News, Religious Life

UM Hillel hosts first Tel Aviv Night, engages new and returning students with Israeli culture


University of Miami's Hillel held its first Tel Aviv Night on Wednesday night. The event was aimed at recruiting new and returning students to join and learn more about the organization. Photo Credit: Kayla Haley

Music of the Tony Flow Band echoed down the halls and the rich smell of Israeli food filled the air when UM Hillel hosted its first Tel Aviv Night, an event aimed at expanding the Jewish community at the university.

Senior Seth Manilove, president of UM Hillel, said he wanted to organize the event, held Wednesday night, to give students “a full taste of Tel Aviv,” one of the largest cities in Israel. Manilove also said he wanted to expose students to the Israeli culture and allow everyone to be “immersed in the life of an Israeli for a night.”

With such a diverse student body, religion and culture become a crucial stitch in the tapestry of student life.

Rabbi Lyle Rothman, the campus rabbi and chair of the University of Miami Chaplains Association, said he wants to welcome all students and introduce them to Judaism in a new and dynamic way.

“This generation of students is searching for meaning, is searching for answers, is searching for truth and, as a rabbi, I believe it is our responsibility as Hillel to inspire minds and open eyes,” Rothman said.

Freshman Aaron Fils, a new member of Hillel, said that joining Hillel has eased the transition into college.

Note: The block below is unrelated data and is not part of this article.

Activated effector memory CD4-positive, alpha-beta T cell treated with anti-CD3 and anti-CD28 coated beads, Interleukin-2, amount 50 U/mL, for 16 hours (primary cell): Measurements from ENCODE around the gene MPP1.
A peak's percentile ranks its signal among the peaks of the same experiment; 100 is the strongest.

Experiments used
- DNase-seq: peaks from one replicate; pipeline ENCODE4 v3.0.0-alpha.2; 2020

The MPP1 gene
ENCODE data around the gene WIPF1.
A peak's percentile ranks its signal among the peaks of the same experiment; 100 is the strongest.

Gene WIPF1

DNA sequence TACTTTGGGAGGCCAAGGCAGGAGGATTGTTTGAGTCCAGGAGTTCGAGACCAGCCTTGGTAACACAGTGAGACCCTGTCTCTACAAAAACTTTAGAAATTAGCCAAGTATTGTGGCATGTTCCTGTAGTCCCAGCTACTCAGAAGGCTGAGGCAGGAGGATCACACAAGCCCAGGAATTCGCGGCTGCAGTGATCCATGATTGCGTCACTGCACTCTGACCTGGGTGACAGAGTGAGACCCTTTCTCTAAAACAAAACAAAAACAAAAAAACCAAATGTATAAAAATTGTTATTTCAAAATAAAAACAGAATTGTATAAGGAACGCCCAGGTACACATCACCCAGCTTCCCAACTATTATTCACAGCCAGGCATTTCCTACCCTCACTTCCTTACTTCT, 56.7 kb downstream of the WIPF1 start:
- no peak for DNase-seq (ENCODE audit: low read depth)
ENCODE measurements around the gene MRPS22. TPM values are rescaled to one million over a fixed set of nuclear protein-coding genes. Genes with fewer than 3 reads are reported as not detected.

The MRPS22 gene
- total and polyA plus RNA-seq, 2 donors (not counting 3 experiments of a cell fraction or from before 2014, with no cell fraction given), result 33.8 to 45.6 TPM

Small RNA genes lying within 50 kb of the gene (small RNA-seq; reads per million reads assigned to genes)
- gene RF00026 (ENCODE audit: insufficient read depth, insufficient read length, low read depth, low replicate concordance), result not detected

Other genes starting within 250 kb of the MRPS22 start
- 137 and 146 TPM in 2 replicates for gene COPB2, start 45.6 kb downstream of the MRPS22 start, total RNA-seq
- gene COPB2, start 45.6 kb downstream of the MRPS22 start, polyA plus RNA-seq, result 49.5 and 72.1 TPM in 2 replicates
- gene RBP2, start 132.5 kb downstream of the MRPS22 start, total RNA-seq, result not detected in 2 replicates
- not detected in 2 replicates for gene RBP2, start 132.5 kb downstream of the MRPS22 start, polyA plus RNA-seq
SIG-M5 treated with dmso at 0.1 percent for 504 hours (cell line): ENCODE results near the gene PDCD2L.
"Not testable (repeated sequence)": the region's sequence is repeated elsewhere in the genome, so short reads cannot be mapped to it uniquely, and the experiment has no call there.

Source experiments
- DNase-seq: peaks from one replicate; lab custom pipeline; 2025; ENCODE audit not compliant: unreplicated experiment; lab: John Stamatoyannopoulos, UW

“To come here and have a service that you are familiar with and have people that you automatically have something in common with … it feels really good to have that sense,” said Fils, a biomedical engineering major. “It’s kind of like a rock.”

For Carson Pinker, finding a college with a Hillel on campus was at the top of her checklist when deciding which university to attend.

“I am so glad that I made this choice, and it just feels very much like home,” said Pinker, an exercise physiology major.

Rothman said creating a positive environment is also central to Hillel’s mission.

“There’s enough hatred and bigotry in this world today that we feel as Hillel it is our responsibility to champion all that is good in this world,” Rothman said.

Throughout the night, Moty’s Grill food truck provided over 100 guests with a free taste of authentic, Kosher Israeli cuisine. Stand With Us, a nonprofit organization, brought virtual reality goggles to visually transport guests to Tel Aviv.

The event was one of many that Hillel will host throughout the semester to reach out to all new and returning students.

“I hope other students take full advantage of what Hillel has to offer,” Manilove said. “Hillel has a lot for everyone, not just Jewish students.”

August 24, 2017


Kayla Haley

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The Miami Hurricane is the student newspaper of the University of Miami in Coral Gables, Fla. The newspaper is edited and produced by undergraduate students at UM and is published weekly in print on Tuesdays during the regular academic year.